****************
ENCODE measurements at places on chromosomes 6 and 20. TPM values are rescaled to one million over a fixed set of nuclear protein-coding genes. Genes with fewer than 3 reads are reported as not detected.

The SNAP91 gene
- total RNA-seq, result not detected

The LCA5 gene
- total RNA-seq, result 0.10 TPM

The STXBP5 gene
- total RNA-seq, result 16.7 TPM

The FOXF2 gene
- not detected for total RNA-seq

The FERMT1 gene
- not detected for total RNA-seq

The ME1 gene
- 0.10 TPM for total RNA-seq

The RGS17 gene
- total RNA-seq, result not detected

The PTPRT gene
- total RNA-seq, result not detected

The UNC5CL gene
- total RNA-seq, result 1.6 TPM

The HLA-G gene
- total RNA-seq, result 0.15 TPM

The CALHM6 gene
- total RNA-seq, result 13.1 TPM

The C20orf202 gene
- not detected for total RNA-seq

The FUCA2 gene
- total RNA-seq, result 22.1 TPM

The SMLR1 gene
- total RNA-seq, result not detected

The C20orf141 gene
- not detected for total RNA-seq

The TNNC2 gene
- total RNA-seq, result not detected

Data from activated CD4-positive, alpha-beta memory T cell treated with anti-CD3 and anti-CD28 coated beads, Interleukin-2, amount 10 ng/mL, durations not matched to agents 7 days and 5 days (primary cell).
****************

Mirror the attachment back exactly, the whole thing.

ENCODE measurements at places on chromosomes 6 and 20. TPM values are rescaled to one million over a fixed set of nuclear protein-coding genes. Genes with fewer than 3 reads are reported as not detected.

The SNAP91 gene
- total RNA-seq, result not detected

The LCA5 gene
- total RNA-seq, result 0.10 TPM

The STXBP5 gene
- total RNA-seq, result 16.7 TPM

The FOXF2 gene
- not detected for total RNA-seq

The FERMT1 gene
- not detected for total RNA-seq

The ME1 gene
- 0.10 TPM for total RNA-seq

The RGS17 gene
- total RNA-seq, result not detected

The PTPRT gene
- total RNA-seq, result not detected

The UNC5CL gene
- total RNA-seq, result 1.6 TPM

The HLA-G gene
- total RNA-seq, result 0.15 TPM

The CALHM6 gene
- total RNA-seq, result 13.1 TPM

The C20orf202 gene
- not detected for total RNA-seq

The FUCA2 gene
- total RNA-seq, result 22.1 TPM

The SMLR1 gene
- total RNA-seq, result not detected

The C20orf141 gene
- not detected for total RNA-seq

The TNNC2 gene
- total RNA-seq, result not detected

Data from activated CD4-positive, alpha-beta memory T cell treated with anti-CD3 and anti-CD28 coated beads, Interleukin-2, amount 10 ng/mL, durations not matched to agents 7 days and 5 days (primary cell).